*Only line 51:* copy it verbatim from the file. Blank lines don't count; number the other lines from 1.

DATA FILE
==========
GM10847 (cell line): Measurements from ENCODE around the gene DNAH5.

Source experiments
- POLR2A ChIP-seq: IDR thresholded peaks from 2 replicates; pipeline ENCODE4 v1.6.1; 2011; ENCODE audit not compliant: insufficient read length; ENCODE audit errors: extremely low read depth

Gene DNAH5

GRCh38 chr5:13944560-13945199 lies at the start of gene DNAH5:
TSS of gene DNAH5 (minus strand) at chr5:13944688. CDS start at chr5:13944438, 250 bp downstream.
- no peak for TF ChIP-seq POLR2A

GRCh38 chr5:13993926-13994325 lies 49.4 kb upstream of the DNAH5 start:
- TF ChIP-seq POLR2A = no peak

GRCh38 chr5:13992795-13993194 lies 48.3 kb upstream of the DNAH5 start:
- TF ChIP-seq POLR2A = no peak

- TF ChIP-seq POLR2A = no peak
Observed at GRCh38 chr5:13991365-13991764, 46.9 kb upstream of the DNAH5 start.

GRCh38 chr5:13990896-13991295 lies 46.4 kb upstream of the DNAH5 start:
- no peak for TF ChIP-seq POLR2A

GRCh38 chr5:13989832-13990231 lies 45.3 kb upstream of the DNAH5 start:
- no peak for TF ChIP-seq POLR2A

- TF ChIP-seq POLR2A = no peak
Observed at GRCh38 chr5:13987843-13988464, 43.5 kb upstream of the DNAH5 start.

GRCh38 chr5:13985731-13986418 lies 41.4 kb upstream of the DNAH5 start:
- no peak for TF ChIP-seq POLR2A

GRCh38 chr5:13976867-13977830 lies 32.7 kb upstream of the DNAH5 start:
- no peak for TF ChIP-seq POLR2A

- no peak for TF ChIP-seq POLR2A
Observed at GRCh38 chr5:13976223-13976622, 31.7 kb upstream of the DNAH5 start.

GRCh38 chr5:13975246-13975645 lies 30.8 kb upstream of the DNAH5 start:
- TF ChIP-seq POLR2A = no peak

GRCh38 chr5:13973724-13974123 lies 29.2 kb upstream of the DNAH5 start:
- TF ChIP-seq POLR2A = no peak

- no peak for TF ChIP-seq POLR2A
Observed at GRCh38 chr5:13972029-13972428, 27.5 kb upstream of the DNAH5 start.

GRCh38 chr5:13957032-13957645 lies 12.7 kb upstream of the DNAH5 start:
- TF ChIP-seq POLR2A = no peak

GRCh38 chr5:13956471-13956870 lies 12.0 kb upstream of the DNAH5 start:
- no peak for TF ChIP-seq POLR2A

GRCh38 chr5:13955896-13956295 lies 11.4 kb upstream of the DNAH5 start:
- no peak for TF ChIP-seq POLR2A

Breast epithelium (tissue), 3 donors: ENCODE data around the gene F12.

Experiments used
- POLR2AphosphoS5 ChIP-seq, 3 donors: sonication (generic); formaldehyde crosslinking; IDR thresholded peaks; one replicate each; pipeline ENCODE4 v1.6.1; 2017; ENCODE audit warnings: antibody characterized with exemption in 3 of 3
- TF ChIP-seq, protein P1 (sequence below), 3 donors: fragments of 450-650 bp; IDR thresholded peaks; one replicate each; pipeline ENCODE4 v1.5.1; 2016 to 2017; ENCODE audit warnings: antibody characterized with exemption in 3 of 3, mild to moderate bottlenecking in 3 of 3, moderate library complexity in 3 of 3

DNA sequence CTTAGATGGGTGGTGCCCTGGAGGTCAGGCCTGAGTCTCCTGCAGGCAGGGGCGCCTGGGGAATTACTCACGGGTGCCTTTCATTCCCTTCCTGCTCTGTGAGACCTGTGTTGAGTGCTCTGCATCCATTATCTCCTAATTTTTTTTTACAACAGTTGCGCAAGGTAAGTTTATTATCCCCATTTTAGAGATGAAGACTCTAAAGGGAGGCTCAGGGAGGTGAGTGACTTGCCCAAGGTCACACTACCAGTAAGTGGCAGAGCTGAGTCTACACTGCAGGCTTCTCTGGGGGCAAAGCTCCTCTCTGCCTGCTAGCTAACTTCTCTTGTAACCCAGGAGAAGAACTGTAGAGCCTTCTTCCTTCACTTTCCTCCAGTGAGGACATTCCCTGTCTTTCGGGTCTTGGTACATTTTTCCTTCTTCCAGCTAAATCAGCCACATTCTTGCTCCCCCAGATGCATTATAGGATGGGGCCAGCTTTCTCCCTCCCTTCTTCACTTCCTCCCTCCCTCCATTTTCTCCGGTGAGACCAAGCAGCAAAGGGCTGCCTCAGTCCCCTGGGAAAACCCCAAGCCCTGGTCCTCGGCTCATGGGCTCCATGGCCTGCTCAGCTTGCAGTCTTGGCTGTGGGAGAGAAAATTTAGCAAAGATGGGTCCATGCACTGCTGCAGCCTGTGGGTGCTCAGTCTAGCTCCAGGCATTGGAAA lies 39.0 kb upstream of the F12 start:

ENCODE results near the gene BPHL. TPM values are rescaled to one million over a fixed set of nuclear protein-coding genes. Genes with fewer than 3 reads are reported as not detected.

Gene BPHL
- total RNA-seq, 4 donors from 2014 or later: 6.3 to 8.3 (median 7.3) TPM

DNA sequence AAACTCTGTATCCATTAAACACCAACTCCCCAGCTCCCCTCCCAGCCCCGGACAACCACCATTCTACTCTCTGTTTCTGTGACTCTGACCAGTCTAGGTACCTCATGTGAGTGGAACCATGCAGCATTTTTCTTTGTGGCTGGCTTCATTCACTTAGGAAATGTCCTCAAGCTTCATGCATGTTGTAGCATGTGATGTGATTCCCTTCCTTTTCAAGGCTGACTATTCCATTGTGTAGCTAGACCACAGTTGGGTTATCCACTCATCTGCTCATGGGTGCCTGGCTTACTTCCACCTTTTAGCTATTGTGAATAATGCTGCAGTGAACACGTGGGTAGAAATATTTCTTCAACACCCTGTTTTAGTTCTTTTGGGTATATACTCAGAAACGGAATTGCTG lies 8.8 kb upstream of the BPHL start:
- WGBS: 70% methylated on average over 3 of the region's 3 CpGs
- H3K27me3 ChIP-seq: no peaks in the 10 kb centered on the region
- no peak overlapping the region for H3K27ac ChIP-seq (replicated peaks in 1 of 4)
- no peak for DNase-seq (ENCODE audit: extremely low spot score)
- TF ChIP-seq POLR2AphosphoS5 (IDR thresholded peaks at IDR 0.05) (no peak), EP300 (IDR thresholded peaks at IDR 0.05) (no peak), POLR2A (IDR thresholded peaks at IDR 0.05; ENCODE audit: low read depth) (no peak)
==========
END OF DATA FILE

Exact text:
- TF ChIP-seq POLR2AphosphoS5 (IDR thresholded peaks at IDR 0.05) (no peak), EP300 (IDR thresholded peaks at IDR 0.05) (no peak), POLR2A (IDR thresholded peaks at IDR 0.05; ENCODE audit: low read depth) (no peak)